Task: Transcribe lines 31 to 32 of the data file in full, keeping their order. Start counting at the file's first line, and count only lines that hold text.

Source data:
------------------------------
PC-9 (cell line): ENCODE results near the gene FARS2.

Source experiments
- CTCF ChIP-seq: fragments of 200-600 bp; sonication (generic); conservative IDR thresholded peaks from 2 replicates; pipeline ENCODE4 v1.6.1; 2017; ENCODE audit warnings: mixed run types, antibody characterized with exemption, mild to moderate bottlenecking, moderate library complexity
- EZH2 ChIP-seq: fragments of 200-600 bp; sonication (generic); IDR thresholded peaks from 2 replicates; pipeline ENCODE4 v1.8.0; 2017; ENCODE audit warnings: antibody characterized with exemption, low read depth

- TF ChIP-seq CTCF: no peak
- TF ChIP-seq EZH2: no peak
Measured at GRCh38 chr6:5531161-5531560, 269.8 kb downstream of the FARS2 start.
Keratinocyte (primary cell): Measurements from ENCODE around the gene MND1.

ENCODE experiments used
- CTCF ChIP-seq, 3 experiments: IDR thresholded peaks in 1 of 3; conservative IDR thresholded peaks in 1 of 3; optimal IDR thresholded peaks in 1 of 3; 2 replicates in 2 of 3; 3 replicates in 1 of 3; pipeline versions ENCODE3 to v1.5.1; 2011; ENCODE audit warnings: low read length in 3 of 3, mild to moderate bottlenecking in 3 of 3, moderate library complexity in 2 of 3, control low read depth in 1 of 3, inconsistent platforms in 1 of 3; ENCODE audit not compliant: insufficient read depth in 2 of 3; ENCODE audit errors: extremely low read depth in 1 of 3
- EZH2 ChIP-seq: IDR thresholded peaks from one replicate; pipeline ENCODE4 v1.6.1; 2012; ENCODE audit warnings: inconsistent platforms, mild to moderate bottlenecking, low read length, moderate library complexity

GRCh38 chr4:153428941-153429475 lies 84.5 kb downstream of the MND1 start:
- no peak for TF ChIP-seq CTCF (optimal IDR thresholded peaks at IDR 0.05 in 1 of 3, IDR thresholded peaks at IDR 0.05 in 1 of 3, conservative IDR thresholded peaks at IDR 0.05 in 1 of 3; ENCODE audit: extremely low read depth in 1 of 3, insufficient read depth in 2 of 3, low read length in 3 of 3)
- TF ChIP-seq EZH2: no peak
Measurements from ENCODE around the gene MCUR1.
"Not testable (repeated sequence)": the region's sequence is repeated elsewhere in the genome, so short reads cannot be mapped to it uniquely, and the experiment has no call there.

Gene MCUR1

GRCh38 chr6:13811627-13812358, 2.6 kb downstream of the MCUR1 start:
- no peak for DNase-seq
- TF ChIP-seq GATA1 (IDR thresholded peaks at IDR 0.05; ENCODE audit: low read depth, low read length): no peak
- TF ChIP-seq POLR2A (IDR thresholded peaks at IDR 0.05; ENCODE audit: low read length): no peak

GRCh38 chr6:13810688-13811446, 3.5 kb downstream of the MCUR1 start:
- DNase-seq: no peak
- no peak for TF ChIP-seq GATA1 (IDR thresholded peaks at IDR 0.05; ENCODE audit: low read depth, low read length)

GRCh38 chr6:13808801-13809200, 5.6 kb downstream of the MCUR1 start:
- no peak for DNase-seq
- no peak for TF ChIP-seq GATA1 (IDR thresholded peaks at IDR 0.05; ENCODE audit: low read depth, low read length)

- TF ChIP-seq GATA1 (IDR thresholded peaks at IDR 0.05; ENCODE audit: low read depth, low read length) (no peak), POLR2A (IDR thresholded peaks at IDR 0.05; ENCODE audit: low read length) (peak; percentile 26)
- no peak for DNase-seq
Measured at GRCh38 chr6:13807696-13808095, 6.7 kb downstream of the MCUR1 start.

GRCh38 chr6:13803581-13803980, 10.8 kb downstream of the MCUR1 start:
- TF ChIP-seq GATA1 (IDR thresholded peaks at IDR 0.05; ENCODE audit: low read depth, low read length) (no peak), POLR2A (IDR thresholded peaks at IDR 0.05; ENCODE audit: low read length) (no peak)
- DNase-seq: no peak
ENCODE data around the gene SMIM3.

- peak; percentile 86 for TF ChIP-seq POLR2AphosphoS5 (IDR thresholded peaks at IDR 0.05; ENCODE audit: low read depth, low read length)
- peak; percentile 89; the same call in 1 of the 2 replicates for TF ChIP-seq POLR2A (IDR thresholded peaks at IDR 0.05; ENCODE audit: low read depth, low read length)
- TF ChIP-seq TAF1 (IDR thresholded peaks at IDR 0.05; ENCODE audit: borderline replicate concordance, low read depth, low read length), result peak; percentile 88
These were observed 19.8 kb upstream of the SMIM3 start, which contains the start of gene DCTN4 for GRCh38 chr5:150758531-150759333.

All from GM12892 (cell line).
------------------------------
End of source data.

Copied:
GRCh38 chr6:13803581-13803980, 10.8 kb downstream of the MCUR1 start:
- TF ChIP-seq GATA1 (IDR thresholded peaks at IDR 0.05; ENCODE audit: low read depth, low read length) (no peak), POLR2A (IDR thresholded peaks at IDR 0.05; ENCODE audit: low read length) (no peak)